Sask. siblings, reunited after decades of separation, to compete on Family Feud Canada

A Saskatchewan family is hoping its heartwarming story will translate into victory as they compete on Family Feud Canada later this year.

Two of the six Wheeler siblings, twin boys, were put up for adoption in 1970. All six lived in Saskatchewan for decades without knowing they had siblings they had never met. This summer, they were reunited with their four brothers and sisters for the first time.

It all started when Todd Marasse, one of the adopted brothers, took an online DNA test. While his main goal was to find out if his son's hearing impairment was genetic, it didn't take long before a match turned up, linking him with a sister, Pam.

He decided to contact her. It turned out the Wheeler siblings who had remained with their biological parents had never been told about the adoption.

"She was like, 'You're going to have to give me more information,' " he said. " 'I don't know about any of this.' "

After a talk with her mother, Pam found out about her long-lost brothers. She quickly told the rest of her family.

"For the first few days, I was just text messaging back and forth with mom," he said. "Ever since then, it was like an instant bonding."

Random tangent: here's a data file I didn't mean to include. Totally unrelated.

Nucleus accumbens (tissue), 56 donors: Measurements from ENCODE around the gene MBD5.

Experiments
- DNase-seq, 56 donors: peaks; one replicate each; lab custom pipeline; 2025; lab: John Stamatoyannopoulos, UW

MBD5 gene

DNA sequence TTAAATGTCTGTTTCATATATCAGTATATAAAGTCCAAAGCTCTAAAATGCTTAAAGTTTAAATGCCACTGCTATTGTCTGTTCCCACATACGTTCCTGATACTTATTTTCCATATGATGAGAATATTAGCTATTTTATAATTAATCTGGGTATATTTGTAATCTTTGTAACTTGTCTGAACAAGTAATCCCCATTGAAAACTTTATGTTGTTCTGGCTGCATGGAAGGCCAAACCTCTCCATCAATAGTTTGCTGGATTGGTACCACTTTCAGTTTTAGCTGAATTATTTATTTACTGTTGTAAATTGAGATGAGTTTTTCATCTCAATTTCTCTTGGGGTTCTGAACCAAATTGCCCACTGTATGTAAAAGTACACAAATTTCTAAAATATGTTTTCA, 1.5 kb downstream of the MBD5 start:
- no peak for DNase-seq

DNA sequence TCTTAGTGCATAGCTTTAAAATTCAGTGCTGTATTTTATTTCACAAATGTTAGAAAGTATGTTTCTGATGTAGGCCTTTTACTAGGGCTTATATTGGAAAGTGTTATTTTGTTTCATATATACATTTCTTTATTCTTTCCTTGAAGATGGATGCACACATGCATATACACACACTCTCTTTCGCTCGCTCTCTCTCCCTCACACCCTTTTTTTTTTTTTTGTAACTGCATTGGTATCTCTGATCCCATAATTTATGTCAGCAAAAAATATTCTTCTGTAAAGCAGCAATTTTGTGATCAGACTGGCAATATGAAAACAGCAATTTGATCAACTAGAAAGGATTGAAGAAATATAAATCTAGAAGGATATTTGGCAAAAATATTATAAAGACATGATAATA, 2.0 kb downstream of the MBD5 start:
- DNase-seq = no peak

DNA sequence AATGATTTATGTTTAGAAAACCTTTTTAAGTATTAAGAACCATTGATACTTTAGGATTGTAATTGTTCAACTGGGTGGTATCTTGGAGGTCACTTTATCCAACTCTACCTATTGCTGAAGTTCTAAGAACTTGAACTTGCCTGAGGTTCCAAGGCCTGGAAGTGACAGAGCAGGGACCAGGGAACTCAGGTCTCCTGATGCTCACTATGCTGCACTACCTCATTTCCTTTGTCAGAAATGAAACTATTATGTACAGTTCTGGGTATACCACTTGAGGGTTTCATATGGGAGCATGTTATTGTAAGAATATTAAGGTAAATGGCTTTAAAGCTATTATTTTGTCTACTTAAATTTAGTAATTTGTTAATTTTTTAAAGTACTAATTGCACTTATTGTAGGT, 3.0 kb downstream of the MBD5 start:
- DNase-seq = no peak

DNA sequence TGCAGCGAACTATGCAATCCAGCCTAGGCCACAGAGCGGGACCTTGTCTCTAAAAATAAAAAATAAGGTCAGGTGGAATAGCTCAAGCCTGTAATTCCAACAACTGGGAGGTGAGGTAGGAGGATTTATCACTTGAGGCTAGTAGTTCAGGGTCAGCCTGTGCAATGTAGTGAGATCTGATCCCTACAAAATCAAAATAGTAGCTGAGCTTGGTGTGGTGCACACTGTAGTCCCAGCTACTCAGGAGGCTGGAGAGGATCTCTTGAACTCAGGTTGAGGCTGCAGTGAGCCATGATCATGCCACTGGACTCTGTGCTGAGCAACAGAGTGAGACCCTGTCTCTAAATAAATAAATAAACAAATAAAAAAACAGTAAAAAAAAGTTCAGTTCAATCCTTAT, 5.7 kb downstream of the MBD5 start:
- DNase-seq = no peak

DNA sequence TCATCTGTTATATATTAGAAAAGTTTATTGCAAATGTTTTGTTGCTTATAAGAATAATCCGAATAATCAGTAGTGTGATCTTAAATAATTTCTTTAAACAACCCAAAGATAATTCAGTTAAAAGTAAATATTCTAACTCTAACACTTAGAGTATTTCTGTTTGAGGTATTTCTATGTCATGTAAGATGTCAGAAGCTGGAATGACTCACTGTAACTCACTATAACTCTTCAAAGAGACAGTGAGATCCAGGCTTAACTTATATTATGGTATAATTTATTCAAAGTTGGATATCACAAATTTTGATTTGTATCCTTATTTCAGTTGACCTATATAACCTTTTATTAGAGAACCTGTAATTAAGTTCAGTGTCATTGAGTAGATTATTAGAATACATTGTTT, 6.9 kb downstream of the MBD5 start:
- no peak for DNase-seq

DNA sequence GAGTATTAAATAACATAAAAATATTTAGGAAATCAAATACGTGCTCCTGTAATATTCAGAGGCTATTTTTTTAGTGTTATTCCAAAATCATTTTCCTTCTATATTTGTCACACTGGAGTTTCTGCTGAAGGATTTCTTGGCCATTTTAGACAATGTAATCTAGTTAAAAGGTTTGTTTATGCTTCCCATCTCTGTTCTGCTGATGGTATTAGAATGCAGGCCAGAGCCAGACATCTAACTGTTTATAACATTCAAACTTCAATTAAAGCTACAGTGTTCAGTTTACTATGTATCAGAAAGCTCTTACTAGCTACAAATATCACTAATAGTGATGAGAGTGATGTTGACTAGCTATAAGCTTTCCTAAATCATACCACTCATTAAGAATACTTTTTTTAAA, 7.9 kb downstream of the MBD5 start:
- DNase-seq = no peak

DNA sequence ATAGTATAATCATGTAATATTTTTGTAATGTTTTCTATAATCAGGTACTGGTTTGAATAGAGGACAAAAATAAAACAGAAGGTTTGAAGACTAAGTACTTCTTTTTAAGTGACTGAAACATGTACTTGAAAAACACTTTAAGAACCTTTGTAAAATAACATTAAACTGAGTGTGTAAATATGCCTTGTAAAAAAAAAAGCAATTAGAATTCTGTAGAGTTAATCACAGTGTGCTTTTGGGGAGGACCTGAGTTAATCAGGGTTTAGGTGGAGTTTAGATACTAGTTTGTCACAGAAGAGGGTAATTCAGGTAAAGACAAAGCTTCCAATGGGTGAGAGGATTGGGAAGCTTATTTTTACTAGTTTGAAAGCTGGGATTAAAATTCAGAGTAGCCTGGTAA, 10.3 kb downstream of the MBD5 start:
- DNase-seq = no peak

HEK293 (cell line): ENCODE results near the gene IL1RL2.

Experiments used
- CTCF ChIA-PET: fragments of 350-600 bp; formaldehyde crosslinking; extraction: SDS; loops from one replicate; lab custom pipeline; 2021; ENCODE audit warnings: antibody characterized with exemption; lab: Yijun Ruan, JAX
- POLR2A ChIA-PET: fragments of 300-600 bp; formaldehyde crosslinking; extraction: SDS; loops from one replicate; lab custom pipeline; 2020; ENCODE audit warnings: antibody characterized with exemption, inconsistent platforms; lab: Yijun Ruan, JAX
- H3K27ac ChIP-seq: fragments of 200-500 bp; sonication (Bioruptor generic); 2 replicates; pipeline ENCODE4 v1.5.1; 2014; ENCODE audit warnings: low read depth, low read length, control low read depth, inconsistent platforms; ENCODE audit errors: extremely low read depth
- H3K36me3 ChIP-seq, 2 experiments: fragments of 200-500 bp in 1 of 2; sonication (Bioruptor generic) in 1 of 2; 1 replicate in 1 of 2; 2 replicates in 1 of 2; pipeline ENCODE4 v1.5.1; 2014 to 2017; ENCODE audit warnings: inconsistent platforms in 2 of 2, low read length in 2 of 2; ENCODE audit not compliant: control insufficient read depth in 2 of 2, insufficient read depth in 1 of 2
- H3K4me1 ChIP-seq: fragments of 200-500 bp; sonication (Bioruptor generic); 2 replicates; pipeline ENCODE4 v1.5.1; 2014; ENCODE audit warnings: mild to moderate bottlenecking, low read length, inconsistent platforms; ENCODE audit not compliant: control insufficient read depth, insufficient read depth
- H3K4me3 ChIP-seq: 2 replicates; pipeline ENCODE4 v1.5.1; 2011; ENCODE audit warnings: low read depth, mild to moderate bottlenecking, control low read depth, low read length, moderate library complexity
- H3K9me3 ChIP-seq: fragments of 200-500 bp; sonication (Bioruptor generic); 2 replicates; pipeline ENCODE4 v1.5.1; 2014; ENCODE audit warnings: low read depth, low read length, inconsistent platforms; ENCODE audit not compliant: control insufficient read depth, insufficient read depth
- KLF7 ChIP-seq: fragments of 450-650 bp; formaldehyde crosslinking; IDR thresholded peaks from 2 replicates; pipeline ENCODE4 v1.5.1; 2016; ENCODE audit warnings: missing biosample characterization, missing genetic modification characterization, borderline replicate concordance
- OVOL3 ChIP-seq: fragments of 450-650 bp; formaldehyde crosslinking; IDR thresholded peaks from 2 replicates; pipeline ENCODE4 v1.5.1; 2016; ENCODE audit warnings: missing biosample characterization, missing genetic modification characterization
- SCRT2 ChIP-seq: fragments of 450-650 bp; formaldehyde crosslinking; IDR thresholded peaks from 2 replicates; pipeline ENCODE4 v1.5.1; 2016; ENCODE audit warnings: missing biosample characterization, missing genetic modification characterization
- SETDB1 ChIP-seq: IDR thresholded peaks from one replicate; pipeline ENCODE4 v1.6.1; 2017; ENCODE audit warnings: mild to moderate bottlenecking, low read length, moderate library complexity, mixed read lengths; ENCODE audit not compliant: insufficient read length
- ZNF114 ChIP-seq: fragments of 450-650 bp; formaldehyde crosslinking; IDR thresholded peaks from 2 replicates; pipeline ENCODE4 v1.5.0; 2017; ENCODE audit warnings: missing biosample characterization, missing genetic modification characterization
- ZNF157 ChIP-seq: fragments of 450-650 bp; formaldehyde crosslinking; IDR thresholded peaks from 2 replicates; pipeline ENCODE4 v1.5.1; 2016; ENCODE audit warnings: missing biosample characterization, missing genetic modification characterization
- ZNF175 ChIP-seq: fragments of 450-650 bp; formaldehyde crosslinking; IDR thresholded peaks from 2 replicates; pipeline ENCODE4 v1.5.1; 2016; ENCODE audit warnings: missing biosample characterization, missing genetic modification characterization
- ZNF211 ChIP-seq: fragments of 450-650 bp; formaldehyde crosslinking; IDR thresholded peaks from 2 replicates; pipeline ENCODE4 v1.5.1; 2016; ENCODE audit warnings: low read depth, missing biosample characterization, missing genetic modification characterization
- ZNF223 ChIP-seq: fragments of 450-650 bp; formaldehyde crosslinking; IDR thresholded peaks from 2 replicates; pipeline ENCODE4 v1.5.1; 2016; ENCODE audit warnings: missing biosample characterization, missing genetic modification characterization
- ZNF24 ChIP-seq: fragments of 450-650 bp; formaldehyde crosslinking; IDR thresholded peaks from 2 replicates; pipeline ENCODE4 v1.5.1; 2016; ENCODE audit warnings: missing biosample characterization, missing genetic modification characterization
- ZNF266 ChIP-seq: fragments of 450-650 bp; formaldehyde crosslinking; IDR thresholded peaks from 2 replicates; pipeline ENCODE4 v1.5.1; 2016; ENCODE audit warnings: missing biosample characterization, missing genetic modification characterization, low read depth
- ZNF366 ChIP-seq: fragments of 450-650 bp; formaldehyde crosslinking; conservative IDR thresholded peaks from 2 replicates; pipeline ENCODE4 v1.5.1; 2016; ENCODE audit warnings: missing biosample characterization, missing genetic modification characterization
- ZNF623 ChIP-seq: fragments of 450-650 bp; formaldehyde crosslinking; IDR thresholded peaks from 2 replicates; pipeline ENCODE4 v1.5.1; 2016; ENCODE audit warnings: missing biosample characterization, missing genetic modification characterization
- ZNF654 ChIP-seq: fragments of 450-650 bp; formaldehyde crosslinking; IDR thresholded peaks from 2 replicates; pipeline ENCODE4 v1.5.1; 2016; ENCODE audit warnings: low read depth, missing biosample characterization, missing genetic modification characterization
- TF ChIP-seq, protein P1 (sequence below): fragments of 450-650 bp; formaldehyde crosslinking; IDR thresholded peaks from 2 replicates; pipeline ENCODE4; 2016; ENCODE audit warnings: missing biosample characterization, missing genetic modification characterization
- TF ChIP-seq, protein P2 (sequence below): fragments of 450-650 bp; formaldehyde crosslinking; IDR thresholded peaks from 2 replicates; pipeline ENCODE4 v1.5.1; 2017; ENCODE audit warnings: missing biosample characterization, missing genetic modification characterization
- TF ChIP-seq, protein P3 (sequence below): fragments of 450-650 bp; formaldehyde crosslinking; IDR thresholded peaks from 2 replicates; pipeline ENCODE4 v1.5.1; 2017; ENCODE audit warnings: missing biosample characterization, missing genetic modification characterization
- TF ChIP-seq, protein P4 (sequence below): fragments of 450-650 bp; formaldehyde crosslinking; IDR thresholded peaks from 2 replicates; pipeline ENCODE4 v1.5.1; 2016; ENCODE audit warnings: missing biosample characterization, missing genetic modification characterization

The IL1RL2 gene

Kelly Wheeler, one of Marasse's brothers, said he was shocked when he heard the news and wasn't entirely sure he wanted to get involved.

That changed when he saw a picture.

Scott Marasse/Facebook

"I swear, I thought it was me with long hair and eyeglasses," he said. "I was in shock for, like, two days."

Eventually, all of the brothers and sisters got together for a huge reunion.

"It was absolutely incredible," said Marasse. "It was such a feeling of wholeness. It just felt like we'd always been in our mom's arms."

Family Feud Canada

The story took an unexpected turn when the newly-unified family decided to try out for CBC's Family Feud Canada.

One of the brothers' wives thought the family's story would get them through the audition process and onto the show.

The brothers and sisters hauled out a canoe for the audition tape and told their story.

"We were pretty confident that the story being so unique and having such a good ending, we all thought it was pretty good chance that we'd get picked for the audition," said Marasse.

In September, all six brothers and sisters flew to Toronto to take part in a mock game as a tryout.

The show asked both teams to do a dance-off to see which team would go first. Marasse broke out his breakdancing skills.

"Todd did this, like, bucking bronco kind of move, jumping from his feet to his hands,"  said Wheeler. "It looked like he had been practicing that move for a lot of years." 

While Marasse is confident their team will succeed, he said being together is more important.

"It's more about just having this experience," he said. "It's been amazing."

The family will return to Toronto in December for the taping. They will have a chance to win as much as $30,000 over three games.

Family Feud Canada will air four nights a week on CBC Television starting Monday, Dec. 16 at 8 p.m. CST. About 72 families will compete on air.